A Sandhurst instructor yesterday admitted killing a police constable by pulling on a patrol car handbrake as they travelled at 70mph.
Staff Sergeant Steven Graham, 40, was being taken to police cells after he was arrested during a drink-fuelled "domestic incident".
Pc Joe Carroll, 46, was driving accompanied by an inspector, when Graham grabbed the brake, causing the vehicle to skid and overturn.
It was an apparent attempt by Graham to stop the car and escape from custody.
Pc Carroll died in the crash on the A69 near Corbridge, Northumberland. His colleague, Insp Brian English, survived.
Graham pleaded guilty to manslaughter when he appeared at Newcastle Crown Court, but denied assaulting Insp English. That charge was allowed to lie on file.
Richard Bloomfield, defending, asked for psychiatric reports to be prepared before sentence because Graham had suffered trauma during his 22 years in the Army.
Mr Bloomfield said: "During the course of his career he was in the frontline artillery in the first Gulf war.
"He served in Bosnia and Kosovo and served two terms in Northern Ireland."
Graham's girlfriend at the time of his arrest told police she was concerned the Army was not providing him with enough support. His service record showed he had had drink problems.
Kingsley Highland, prosecuting, said there were few sentencing precedents.
"Almost exclusively [in] charges of manslaughter where a motor vehicle is used, the defendant has been behind the wheel of the car," he said. Mr Highland added that the defendant had entered a guilty plea at the earliest possible opportunity and should be given credit for that.
Judge David Hodson adjourned the case until the week beginning July 31, saying a prison sentence was inevitable. He remanded Graham in custody.
Graham was arrested for breach of the peace when he was taken away from a house in the Hexham area at 2.30am in April. Because there were no cells at Hexham, he was being taken to Etal Lane police station in Newcastle when the incident happened.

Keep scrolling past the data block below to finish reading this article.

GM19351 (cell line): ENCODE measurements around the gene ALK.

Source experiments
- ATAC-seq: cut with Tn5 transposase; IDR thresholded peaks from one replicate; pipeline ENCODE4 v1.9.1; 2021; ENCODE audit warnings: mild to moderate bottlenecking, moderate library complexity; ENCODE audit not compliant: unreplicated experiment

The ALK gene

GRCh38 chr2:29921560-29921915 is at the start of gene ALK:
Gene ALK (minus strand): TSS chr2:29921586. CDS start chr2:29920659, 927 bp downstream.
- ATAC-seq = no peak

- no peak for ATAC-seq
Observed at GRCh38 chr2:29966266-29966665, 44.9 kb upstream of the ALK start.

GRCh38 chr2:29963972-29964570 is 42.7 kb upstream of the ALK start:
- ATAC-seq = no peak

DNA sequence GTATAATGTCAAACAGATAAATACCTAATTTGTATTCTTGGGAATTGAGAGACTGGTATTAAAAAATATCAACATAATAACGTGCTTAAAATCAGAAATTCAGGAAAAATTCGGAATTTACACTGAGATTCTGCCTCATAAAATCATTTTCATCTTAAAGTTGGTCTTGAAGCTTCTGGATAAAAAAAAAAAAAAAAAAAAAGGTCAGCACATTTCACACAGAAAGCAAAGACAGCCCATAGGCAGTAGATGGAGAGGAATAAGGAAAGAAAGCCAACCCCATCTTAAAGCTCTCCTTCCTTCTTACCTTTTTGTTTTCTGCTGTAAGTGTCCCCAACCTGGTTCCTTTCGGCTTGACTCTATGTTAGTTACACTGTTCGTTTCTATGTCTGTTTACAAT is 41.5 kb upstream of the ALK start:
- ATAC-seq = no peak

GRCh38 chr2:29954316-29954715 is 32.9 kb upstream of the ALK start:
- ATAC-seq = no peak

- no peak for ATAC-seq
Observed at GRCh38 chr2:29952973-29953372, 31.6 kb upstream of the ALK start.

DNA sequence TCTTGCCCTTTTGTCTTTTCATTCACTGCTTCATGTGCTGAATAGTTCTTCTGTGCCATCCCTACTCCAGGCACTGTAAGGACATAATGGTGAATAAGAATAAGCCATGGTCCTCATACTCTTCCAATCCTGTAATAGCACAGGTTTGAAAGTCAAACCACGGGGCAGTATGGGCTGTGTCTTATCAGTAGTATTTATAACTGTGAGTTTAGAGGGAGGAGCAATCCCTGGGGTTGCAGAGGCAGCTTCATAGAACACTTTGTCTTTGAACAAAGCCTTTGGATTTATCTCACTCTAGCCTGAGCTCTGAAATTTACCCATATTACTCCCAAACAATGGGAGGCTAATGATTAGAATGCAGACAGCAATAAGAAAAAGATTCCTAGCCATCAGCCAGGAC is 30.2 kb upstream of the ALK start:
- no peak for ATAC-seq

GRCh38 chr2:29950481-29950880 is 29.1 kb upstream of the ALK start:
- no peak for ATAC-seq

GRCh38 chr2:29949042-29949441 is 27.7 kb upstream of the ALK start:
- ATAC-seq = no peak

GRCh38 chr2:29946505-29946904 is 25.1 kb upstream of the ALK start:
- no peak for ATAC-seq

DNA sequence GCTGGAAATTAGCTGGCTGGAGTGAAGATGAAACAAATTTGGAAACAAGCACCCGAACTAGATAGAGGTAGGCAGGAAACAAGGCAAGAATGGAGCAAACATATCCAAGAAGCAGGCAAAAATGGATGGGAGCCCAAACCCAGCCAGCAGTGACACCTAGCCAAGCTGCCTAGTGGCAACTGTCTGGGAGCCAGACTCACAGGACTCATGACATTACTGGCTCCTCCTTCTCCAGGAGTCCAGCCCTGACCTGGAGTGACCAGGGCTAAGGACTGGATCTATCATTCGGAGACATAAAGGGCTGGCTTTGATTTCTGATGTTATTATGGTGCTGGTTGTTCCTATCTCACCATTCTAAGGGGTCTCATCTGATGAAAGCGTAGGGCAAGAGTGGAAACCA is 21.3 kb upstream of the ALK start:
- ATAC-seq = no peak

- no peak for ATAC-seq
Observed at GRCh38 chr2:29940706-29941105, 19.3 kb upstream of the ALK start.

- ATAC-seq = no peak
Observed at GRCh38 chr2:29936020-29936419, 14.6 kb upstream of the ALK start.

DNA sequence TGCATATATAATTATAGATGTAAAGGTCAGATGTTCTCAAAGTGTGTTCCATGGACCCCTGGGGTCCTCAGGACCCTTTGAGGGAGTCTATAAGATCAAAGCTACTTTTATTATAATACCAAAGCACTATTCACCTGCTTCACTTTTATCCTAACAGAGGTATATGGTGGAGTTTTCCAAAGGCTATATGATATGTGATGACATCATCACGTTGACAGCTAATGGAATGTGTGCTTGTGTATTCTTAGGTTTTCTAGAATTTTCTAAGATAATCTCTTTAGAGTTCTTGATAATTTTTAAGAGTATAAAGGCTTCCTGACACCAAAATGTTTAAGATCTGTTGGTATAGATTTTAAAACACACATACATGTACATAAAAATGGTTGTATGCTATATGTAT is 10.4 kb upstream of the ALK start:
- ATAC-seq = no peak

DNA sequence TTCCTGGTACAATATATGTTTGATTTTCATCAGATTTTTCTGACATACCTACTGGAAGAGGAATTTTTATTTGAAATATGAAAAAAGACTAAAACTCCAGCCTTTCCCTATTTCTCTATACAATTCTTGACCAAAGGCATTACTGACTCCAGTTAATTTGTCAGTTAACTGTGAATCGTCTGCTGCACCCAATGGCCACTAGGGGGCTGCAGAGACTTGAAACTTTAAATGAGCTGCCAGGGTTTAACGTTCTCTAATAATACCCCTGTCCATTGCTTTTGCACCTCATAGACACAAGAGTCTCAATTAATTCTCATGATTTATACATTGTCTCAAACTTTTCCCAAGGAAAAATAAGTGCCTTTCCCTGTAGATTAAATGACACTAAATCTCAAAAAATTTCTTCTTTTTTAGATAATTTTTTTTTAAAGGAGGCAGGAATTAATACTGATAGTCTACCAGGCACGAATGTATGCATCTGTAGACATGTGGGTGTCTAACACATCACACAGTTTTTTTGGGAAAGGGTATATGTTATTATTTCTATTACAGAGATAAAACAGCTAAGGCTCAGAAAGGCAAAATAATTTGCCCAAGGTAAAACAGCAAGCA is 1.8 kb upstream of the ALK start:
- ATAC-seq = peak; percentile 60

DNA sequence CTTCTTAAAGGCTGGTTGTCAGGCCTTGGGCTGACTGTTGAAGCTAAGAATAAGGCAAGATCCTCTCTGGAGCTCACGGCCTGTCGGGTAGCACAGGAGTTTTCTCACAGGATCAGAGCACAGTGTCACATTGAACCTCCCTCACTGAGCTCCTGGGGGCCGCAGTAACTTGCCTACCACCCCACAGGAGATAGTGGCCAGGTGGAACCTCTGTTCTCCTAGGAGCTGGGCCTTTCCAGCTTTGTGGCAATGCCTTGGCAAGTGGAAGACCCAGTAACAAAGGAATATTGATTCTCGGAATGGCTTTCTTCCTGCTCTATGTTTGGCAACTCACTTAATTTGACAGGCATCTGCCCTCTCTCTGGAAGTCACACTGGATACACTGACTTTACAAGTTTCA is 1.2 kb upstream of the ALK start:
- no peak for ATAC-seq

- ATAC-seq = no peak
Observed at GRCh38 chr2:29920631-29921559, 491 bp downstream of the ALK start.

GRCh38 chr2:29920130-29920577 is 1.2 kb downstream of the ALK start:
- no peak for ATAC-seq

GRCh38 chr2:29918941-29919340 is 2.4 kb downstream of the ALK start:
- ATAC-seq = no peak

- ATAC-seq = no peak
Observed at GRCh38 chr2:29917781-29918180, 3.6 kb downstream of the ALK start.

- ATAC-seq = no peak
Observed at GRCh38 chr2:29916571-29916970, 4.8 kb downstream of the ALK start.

At the time he was an instructor teaching officer recruits short courses in communications at the Sandhurst Military Academy.
A Ministry of Defence spokesman said: "Sgt Graham had nothing to do with Princes William or Harry. He was not their instructor." His future within the military will be determined by his CO when the case is concluded.
Pc Carroll, 46, was described as a "good old-fashioned copper". He was stationed at Bellingham, Northumberland, and had worked as a community officer for 13 years.
He and his wife Caroline, also 46, a teacher, had no children and lived in West Woodburn. They met at a church in South Shields when they were both students at Sunderland Polytechnic where he was taking an engineering degree and she was studying to become a teacher.
Mrs Carroll said yesterday: "Joe, my vibrant and fun-loving husband was killed because of a selfish act.
"Steven Graham was thoughtless and foolish. He did not think of the consequences of his actions. He now has time to contemplate the error of this. My hopes, dreams and plans for the future died with Joe. I am slowly re-forming my life."
Pc Carroll's funeral was conducted by the priest who officiated at their wedding 21 years earlier and was a friend of the couple.
Father Harry O'Rielly, who came out of retirement for the occasion, said: "He became less comfortable with much of the police work as the years went by, including night duty, which ironically led to his death." Pc Carroll, whose hobbies included hiking and rowing, was born in Batley, West Yorks, and is survived by his mother Hilda and two sisters, Mary and Trish.
Mike Craik, the Chief Constable of Northumbria, spoke of Pc Carroll's "massive personal contribution" to the force and community. He said: "He knew everyone and everyone knew him. He was a real old-fashioned copper. That is why he was out there at 2.30 in the morning."